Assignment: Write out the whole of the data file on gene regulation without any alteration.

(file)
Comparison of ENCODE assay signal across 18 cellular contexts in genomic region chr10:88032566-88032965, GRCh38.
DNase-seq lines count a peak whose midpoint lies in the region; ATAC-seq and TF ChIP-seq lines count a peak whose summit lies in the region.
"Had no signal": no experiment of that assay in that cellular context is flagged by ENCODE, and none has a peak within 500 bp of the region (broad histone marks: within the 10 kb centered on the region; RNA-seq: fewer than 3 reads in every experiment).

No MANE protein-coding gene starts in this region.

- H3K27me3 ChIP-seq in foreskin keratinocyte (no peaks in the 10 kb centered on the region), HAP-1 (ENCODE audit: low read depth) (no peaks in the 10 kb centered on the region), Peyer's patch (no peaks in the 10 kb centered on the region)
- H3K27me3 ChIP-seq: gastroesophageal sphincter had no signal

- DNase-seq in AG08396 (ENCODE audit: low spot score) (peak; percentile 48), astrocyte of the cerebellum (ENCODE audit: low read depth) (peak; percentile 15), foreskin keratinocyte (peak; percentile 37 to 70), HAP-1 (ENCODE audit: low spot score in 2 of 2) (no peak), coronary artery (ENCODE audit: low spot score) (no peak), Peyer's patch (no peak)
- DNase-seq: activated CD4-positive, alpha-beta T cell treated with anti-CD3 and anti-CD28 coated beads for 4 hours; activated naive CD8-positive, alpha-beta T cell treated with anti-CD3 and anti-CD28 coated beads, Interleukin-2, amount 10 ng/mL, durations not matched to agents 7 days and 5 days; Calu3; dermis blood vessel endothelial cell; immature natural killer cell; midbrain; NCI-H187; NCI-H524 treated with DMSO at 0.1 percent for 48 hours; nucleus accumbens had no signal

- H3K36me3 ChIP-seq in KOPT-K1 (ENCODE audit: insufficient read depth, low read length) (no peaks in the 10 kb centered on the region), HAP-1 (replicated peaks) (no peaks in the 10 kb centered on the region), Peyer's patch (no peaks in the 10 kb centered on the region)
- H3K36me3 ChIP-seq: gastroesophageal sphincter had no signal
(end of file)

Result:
Comparison of ENCODE assay signal across 18 cellular contexts in genomic region chr10:88032566-88032965, GRCh38.
DNase-seq lines count a peak whose midpoint lies in the region; ATAC-seq and TF ChIP-seq lines count a peak whose summit lies in the region.
"Had no signal": no experiment of that assay in that cellular context is flagged by ENCODE, and none has a peak within 500 bp of the region (broad histone marks: within the 10 kb centered on the region; RNA-seq: fewer than 3 reads in every experiment).

No MANE protein-coding gene starts in this region.

- H3K27me3 ChIP-seq in foreskin keratinocyte (no peaks in the 10 kb centered on the region), HAP-1 (ENCODE audit: low read depth) (no peaks in the 10 kb centered on the region), Peyer's patch (no peaks in the 10 kb centered on the region)
- H3K27me3 ChIP-seq: gastroesophageal sphincter had no signal

- DNase-seq in AG08396 (ENCODE audit: low spot score) (peak; percentile 48), astrocyte of the cerebellum (ENCODE audit: low read depth) (peak; percentile 15), foreskin keratinocyte (peak; percentile 37 to 70), HAP-1 (ENCODE audit: low spot score in 2 of 2) (no peak), coronary artery (ENCODE audit: low spot score) (no peak), Peyer's patch (no peak)
- DNase-seq: activated CD4-positive, alpha-beta T cell treated with anti-CD3 and anti-CD28 coated beads for 4 hours; activated naive CD8-positive, alpha-beta T cell treated with anti-CD3 and anti-CD28 coated beads, Interleukin-2, amount 10 ng/mL, durations not matched to agents 7 days and 5 days; Calu3; dermis blood vessel endothelial cell; immature natural killer cell; midbrain; NCI-H187; NCI-H524 treated with DMSO at 0.1 percent for 48 hours; nucleus accumbens had no signal

- H3K36me3 ChIP-seq in KOPT-K1 (ENCODE audit: insufficient read depth, low read length) (no peaks in the 10 kb centered on the region), HAP-1 (replicated peaks) (no peaks in the 10 kb centered on the region), Peyer's patch (no peaks in the 10 kb centered on the region)
- H3K36me3 ChIP-seq: gastroesophageal sphincter had no signal